|Publication number||US5174910 A|
|Application number||US 07/585,805|
|Publication date||Dec 29, 1992|
|Filing date||Sep 20, 1990|
|Priority date||Sep 20, 1990|
|Also published as||US5437431|
|Publication number||07585805, 585805, US 5174910 A, US 5174910A, US-A-5174910, US5174910 A, US5174910A|
|Inventors||Enrique A. Pita|
|Original Assignee||Pita Enrique A|
|Export Citation||BiBTeX, EndNote, RefMan|
|Patent Citations (11), Non-Patent Citations (5), Referenced by (22), Classifications (22), Legal Events (4)|
|External Links: USPTO, USPTO Assignment, Espacenet|
1. Field of the Invention
The present invention relates to anchoring into concrete. More specifically, the present invention relates to a pilot holes mold that when placed on the concrete forms and as concrete is poured and sets, pilot holes are impressed in it.
2. Prior Art
At the present time anchoring into precast concrete or other prefabricated concrete components, is generally done with powder actuated fasteners and by drilling in the concrete to install anchors.
Powder actuated fasteners often break the surface of these high strength concrete structures and drilling into them is extremely difficult.
Considering the number of building members and parts requiring connection to a concrete structure such as; wood framing, wood trusses, clips and hangers for plumbing pipes, duct systems, electrical conduits, equipment, suspension systems for ceiling components, electric fixtures and many others, one can judge the amount of work and expense involved with the use of powder actuated fasteners or by anchoring into drilled holes.
These time consuming methods require the use of very expensive special tools which are often lost in the job, plus costly powder loads and masonry drill bits.
Another method commonly used to anchor wood members to poured in place concrete structures is embedding metal connectors as the concrete is poured and leveled off.
Embedded connectors will then anchor wood frame walls to poured in place concrete structures such as; footings, monolithic footing-slabs, bond beams, walls, where each wood member must be connected.
Installation of floor or roof trusses over masonry walls, requires connection of each truss to the embedded connectors in the bond beams.
Anticipated placing of embedded connectors must carefully follow the spacing of the wood members in the architectural and engineer plans as these wood members must fall vertically and directly over the embedded connectors.
Skilled help is required with knowledge of construction practices, codes regulations and plan reading to provide the layout marks on the form boards for anticipating the location of embedded connectors.
As concrete is poured connectors are embedded at their anticipated locations marked on the concrete forms, once it sets, construction proceeds with the erection of wood members.
Simpson Strong-Tie catalog C-89H-1, page 36, Models ETA, ETAT are examples of wood to concrete connectors. Palm Beach County Illustrated Code provides an example of wood to concrete connector requirements.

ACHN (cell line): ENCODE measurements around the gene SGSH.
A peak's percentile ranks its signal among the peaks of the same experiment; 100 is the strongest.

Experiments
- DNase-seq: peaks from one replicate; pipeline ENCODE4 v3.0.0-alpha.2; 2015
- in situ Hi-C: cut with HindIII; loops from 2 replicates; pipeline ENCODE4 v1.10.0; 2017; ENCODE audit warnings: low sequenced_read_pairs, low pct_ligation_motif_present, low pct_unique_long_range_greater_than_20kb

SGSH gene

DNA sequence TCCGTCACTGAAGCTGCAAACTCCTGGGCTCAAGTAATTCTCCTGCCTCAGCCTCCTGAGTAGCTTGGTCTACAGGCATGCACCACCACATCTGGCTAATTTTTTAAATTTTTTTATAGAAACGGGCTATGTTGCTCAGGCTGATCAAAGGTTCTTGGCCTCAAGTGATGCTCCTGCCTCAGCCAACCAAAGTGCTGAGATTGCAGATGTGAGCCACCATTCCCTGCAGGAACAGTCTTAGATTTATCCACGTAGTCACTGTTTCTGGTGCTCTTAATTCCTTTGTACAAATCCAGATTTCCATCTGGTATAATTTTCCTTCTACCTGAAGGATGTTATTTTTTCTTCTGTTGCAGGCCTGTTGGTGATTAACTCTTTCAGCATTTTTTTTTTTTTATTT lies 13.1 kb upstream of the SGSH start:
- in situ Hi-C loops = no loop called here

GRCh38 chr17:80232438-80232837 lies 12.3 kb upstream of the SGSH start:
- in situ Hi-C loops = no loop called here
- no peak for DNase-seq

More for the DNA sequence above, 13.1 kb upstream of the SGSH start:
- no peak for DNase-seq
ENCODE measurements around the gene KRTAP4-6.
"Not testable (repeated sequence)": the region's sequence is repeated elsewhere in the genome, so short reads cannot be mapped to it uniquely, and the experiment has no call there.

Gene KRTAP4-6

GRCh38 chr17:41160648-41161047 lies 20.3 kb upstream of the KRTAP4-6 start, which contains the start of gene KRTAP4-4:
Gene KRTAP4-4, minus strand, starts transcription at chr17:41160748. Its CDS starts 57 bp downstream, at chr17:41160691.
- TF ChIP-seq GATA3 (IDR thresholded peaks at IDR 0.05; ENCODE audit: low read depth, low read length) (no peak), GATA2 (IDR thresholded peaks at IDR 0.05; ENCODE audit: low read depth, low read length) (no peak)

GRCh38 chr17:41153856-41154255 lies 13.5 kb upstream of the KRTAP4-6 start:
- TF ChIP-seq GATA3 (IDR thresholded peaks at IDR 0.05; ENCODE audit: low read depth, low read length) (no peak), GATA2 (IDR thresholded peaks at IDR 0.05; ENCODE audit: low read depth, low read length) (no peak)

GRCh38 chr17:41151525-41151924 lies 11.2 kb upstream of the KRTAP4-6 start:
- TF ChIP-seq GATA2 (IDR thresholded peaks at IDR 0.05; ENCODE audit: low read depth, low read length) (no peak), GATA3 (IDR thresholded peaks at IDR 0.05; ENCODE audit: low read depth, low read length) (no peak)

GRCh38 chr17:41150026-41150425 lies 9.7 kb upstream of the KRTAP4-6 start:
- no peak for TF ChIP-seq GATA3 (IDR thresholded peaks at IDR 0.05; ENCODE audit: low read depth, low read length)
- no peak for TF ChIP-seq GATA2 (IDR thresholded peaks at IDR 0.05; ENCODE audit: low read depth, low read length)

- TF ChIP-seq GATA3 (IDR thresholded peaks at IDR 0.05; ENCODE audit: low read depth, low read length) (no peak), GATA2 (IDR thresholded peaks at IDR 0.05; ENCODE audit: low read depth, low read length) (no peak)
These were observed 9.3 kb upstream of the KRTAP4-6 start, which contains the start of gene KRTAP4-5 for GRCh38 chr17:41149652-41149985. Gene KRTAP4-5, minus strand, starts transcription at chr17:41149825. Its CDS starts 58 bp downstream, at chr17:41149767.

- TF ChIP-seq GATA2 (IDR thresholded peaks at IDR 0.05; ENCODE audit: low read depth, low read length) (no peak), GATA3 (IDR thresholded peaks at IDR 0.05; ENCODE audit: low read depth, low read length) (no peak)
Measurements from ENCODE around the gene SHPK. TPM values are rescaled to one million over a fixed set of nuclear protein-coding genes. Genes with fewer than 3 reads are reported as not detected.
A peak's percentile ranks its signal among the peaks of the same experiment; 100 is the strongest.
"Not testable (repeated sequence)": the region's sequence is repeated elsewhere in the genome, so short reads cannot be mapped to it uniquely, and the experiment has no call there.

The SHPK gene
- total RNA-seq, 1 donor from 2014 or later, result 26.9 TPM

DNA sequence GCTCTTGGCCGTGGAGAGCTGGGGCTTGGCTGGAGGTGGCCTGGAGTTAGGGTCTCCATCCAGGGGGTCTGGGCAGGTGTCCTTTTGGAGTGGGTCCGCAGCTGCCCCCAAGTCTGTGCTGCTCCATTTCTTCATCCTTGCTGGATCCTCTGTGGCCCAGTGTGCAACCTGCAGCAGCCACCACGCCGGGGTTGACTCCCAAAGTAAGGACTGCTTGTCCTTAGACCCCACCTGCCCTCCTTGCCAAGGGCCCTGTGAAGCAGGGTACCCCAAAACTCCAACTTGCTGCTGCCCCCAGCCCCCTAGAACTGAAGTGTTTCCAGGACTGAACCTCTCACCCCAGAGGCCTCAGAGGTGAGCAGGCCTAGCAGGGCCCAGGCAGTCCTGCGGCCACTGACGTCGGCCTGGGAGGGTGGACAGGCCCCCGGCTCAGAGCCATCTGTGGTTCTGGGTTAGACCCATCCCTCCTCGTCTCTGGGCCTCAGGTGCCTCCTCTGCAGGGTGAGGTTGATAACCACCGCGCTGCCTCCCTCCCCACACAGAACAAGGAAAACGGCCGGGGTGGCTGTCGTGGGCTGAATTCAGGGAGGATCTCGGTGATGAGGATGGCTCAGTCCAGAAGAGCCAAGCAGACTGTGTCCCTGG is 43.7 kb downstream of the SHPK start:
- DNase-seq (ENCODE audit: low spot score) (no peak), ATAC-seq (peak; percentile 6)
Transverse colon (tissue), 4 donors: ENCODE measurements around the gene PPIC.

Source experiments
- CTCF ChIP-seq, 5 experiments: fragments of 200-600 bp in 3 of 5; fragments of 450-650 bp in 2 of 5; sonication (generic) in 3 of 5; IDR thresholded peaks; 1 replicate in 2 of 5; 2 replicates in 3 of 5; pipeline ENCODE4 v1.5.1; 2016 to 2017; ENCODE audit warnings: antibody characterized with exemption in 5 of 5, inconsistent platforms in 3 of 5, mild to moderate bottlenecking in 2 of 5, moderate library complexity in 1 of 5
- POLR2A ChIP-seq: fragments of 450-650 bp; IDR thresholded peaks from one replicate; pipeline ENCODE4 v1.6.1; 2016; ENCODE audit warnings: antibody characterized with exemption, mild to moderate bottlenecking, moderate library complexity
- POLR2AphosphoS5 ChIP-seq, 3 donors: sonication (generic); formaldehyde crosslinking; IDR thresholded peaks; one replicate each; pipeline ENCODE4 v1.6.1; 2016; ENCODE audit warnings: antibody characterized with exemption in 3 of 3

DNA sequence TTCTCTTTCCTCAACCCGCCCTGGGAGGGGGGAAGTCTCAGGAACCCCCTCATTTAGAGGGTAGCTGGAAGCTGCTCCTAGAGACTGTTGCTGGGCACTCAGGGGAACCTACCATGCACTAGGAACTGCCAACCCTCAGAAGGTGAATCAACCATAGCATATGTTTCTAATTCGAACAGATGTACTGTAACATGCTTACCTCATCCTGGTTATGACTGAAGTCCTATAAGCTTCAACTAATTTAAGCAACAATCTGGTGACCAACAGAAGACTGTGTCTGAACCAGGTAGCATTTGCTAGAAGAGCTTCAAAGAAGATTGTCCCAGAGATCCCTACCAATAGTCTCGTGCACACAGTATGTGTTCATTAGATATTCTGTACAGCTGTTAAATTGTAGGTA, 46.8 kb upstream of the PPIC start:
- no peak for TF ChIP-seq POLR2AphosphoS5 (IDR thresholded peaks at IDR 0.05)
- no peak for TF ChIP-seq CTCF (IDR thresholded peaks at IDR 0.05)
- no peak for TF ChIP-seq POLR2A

At this time is found that a vast majority of the wood members do not coincide with the connectors previously embedded in the concrete structure. A very common problem with a costly solution.
New connectors must be fixed to the concrete with powder actuated fasteners. A minimum of 4 11/4 inch long steel fasteners per connector must be used. Example; Low velocity fastening systems, Ramset, File LOVEL 18A May 24, 1985.
When many connectors, usually more than three connectors in a building, are added or replaced with powder actuated fasteners, its installation must be inspected and certified by a professional engineer.
This procedure proves costly; loss of material and labor for misplaced embedded connectors; the need for skilled help; labor and materials to install replacement connectors; expensive powder actuated fasteners; plus required engineer certification for repairs.
Anchoring methods presently used have metal upstanding and protruding over or out from the forms or extending upward in bond beams, walls, slabs, which interfere with the finishing of the concrete surfaces, and create hazardous obstacles to workers erecting the wood structural members around them.
When a wood sill plate is used to connect wood members to concrete, the sill must first be attached to the top of the foundation, slab, wall or beam. There are several ways to attach a wood sill plate to the top of a concrete structure.
The oldest way is to insert threaded anchor bolts into the concrete as soon as the pour is completed and leveled off. Holes are drilled in the wood sill plate and is then set on the foundation with the anchor bolts protruding through the holes and fixed in place with washers and nuts.
Several manufacturers are offering sheet metal connectors which replace the threaded bolts in wood sill plates. An example of a sheet metal anchor is found in U.S. Pat. No. 4,404,781.
Wood members erected over a wood sill will then require additional wood to wood connectors, such as the Hurricane Tie RT-12 manufactured by United Steel illustrated in the Kant-Sag 1987 Catalog page 22. It takes 2 RT-12 clips and 12-8d or 16-6d galvanized nails to connect each member to the wood sill plate.
The wood sill method translates into a great labor and material consuming task and often damage wood members caused by the excesive nailing required for wood to wood connectors.